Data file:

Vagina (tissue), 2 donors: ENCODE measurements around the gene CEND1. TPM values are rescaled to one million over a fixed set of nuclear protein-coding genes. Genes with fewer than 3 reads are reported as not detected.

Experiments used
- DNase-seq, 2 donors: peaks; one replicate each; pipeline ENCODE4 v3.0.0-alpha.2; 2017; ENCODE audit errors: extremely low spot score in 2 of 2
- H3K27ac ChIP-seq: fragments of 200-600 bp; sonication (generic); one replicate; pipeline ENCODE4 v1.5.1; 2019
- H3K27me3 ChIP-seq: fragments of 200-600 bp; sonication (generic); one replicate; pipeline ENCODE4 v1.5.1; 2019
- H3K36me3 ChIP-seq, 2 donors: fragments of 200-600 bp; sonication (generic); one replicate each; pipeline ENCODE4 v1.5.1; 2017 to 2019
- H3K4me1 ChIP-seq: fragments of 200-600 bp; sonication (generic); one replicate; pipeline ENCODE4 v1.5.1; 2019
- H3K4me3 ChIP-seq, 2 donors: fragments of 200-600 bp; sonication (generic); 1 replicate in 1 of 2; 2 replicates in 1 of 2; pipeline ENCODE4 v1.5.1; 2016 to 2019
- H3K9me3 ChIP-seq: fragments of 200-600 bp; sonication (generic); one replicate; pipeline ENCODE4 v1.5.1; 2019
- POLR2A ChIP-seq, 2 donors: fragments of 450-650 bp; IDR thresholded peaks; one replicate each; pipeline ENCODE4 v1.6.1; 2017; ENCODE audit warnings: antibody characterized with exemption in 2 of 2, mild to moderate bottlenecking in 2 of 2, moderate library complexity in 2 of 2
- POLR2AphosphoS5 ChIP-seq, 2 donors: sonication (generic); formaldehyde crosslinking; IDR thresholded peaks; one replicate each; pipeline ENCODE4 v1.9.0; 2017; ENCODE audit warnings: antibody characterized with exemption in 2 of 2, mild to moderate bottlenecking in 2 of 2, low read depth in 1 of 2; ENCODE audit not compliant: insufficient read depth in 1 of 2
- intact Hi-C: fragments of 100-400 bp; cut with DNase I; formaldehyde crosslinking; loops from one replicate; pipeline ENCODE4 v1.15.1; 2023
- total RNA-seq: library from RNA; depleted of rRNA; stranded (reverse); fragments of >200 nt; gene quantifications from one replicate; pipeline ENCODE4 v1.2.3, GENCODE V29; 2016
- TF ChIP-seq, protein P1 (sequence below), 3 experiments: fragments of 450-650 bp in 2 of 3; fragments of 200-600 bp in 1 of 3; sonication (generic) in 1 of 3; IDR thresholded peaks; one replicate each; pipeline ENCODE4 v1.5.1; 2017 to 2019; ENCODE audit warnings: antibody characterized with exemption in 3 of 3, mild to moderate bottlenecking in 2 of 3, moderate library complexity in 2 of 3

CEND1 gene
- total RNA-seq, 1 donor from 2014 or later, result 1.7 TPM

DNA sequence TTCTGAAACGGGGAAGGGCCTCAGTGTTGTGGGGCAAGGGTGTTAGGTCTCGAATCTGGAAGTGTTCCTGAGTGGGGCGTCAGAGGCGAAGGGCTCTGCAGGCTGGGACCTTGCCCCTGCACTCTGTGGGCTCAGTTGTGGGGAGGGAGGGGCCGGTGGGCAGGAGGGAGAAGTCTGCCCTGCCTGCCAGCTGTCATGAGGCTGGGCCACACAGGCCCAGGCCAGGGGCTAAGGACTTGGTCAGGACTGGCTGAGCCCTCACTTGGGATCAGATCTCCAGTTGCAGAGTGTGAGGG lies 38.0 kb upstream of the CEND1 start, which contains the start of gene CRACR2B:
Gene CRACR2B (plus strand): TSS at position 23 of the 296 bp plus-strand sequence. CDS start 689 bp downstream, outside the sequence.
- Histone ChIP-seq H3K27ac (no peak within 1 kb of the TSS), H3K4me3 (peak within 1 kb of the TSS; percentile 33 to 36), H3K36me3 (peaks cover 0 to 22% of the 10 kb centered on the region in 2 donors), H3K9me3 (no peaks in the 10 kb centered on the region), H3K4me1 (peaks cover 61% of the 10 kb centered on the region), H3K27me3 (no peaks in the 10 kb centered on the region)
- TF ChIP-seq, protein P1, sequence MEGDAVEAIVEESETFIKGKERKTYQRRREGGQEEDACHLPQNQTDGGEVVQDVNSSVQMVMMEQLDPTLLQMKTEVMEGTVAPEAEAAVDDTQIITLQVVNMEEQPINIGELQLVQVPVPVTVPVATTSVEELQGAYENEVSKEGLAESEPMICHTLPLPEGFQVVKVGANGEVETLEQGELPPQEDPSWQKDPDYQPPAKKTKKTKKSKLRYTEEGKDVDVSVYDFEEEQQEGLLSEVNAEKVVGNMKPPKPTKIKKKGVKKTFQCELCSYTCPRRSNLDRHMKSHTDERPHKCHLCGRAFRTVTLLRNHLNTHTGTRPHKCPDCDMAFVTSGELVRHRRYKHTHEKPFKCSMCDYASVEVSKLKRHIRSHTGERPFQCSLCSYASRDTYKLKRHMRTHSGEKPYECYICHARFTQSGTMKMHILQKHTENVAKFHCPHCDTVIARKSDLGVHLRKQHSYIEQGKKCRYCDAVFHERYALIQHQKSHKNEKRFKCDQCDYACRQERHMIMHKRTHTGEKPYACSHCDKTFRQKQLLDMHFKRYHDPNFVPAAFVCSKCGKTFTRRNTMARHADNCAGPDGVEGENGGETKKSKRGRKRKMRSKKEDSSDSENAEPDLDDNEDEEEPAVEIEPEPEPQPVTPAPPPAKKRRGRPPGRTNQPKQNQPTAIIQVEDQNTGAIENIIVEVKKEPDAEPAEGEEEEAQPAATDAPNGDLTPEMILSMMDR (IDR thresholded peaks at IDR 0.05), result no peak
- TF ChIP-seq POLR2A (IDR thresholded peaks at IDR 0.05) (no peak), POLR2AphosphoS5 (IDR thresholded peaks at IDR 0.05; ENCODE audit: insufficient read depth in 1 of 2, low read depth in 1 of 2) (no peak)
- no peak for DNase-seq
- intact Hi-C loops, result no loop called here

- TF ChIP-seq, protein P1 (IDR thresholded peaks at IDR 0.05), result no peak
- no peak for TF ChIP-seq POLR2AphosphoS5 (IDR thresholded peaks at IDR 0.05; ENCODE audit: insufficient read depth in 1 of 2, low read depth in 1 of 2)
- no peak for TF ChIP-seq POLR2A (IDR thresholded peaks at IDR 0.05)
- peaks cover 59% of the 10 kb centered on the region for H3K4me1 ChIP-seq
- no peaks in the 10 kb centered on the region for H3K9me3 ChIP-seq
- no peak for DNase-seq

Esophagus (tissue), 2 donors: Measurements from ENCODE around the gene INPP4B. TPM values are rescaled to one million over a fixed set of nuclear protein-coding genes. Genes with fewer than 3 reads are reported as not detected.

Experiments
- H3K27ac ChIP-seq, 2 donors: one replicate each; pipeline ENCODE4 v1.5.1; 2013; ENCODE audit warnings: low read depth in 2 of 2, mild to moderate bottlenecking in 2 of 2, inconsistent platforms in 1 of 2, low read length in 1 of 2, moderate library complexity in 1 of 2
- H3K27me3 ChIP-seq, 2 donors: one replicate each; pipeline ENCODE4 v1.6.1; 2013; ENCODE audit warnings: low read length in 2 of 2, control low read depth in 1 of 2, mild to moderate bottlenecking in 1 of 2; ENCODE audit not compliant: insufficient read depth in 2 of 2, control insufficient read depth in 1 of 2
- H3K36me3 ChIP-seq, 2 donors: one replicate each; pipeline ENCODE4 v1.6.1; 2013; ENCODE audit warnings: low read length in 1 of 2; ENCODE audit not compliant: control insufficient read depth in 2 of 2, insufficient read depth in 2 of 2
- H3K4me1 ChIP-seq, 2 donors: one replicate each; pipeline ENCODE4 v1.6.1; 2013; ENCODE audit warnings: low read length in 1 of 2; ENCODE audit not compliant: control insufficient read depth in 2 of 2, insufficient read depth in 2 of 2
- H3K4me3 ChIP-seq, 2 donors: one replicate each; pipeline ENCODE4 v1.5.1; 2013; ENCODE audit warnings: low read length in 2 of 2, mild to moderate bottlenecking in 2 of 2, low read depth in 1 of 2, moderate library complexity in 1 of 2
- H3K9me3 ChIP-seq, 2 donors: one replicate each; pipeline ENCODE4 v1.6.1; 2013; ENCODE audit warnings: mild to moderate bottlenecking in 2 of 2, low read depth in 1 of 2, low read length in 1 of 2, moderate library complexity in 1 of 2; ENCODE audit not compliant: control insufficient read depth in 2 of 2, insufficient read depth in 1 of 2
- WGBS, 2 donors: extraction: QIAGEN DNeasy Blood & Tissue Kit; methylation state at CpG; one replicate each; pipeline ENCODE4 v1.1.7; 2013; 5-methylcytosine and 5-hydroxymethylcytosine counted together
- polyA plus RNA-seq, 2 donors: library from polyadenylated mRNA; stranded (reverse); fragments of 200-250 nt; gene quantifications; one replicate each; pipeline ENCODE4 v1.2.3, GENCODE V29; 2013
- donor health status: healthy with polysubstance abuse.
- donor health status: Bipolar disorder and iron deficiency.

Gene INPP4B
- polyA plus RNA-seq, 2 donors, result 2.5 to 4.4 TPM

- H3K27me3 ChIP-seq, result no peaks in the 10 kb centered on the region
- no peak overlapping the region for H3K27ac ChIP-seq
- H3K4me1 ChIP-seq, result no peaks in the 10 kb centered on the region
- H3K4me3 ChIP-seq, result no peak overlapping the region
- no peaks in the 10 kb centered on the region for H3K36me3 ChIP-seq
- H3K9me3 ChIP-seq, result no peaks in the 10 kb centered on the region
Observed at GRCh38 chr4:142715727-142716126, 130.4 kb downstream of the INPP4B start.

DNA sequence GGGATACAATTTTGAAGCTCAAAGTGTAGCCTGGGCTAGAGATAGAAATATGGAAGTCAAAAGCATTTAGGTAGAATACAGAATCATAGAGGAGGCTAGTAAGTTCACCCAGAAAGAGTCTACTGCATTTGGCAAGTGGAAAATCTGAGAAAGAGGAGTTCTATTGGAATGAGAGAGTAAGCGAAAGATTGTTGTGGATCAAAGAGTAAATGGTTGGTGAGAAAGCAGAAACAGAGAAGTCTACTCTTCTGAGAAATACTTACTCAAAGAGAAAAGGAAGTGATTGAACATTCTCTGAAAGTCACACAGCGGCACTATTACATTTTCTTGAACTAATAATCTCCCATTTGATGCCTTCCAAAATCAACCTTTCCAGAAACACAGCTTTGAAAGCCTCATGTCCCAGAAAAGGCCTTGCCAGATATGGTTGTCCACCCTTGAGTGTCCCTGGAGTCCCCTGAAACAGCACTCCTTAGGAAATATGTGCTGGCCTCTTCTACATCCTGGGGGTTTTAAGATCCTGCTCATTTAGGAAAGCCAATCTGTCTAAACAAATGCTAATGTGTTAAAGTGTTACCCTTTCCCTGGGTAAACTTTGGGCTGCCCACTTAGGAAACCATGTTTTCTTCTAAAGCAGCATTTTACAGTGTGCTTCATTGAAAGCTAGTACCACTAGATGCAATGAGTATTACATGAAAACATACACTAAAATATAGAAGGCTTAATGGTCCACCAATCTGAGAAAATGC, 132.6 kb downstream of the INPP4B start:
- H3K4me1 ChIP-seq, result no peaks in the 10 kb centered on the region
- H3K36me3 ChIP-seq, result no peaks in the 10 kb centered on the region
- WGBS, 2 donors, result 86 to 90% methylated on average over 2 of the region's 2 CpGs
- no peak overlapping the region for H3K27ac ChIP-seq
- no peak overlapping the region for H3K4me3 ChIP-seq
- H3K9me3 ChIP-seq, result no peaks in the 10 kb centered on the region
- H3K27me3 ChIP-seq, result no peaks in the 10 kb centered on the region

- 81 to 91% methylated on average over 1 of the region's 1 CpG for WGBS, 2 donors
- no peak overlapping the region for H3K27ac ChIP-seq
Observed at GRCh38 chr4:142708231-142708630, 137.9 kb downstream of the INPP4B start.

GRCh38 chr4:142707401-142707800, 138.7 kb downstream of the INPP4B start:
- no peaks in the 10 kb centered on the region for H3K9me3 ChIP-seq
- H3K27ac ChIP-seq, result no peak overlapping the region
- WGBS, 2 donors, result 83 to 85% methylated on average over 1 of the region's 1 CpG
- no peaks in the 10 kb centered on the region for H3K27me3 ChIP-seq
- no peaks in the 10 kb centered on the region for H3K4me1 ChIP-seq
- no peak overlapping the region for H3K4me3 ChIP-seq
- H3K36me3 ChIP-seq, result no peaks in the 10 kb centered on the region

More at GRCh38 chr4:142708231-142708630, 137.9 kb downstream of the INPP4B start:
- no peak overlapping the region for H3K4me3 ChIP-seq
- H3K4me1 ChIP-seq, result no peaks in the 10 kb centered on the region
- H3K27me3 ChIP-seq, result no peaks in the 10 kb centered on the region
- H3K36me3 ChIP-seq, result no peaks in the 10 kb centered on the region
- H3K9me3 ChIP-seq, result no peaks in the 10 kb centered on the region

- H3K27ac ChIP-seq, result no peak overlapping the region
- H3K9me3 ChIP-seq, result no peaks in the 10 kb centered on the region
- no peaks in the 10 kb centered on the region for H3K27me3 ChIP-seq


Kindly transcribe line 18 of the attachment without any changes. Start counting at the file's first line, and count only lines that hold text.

Gene CRACR2B (plus strand): TSS at position 23 of the 296 bp plus-strand sequence. CDS start 689 bp downstream, outside the sequence.